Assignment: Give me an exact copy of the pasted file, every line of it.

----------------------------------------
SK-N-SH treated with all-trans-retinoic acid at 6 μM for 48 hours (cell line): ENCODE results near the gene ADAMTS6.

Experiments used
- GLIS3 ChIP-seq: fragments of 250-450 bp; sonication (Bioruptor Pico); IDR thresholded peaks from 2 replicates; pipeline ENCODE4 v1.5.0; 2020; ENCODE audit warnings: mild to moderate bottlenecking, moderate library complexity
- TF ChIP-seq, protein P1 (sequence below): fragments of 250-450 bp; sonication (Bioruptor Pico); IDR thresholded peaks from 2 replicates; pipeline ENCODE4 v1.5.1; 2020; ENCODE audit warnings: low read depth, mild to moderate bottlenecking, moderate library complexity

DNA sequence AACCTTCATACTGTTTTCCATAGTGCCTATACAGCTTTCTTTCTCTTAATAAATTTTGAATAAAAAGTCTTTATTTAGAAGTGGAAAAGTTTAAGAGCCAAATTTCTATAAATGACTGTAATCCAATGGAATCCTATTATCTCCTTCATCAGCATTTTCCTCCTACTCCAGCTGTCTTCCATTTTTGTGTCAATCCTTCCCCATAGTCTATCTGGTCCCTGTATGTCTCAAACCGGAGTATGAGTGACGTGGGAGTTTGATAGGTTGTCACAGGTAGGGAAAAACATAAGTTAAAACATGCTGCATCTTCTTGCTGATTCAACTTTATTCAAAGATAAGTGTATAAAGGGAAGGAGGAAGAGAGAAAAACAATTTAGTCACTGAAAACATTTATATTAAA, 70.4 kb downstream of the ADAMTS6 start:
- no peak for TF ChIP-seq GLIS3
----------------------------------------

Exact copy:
SK-N-SH treated with all-trans-retinoic acid at 6 μM for 48 hours (cell line): ENCODE results near the gene ADAMTS6.

Experiments used
- GLIS3 ChIP-seq: fragments of 250-450 bp; sonication (Bioruptor Pico); IDR thresholded peaks from 2 replicates; pipeline ENCODE4 v1.5.0; 2020; ENCODE audit warnings: mild to moderate bottlenecking, moderate library complexity
- TF ChIP-seq, protein P1 (sequence below): fragments of 250-450 bp; sonication (Bioruptor Pico); IDR thresholded peaks from 2 replicates; pipeline ENCODE4 v1.5.1; 2020; ENCODE audit warnings: low read depth, mild to moderate bottlenecking, moderate library complexity

DNA sequence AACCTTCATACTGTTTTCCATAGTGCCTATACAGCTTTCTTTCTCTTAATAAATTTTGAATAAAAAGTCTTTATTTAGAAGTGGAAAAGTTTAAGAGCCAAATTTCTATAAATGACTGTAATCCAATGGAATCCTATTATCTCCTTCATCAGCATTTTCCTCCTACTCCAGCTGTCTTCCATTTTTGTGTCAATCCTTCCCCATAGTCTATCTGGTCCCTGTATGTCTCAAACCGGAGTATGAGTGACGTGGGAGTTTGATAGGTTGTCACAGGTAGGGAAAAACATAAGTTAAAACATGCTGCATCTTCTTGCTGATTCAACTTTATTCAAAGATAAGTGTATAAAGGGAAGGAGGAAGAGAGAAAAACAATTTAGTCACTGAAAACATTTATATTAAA, 70.4 kb downstream of the ADAMTS6 start:
- no peak for TF ChIP-seq GLIS3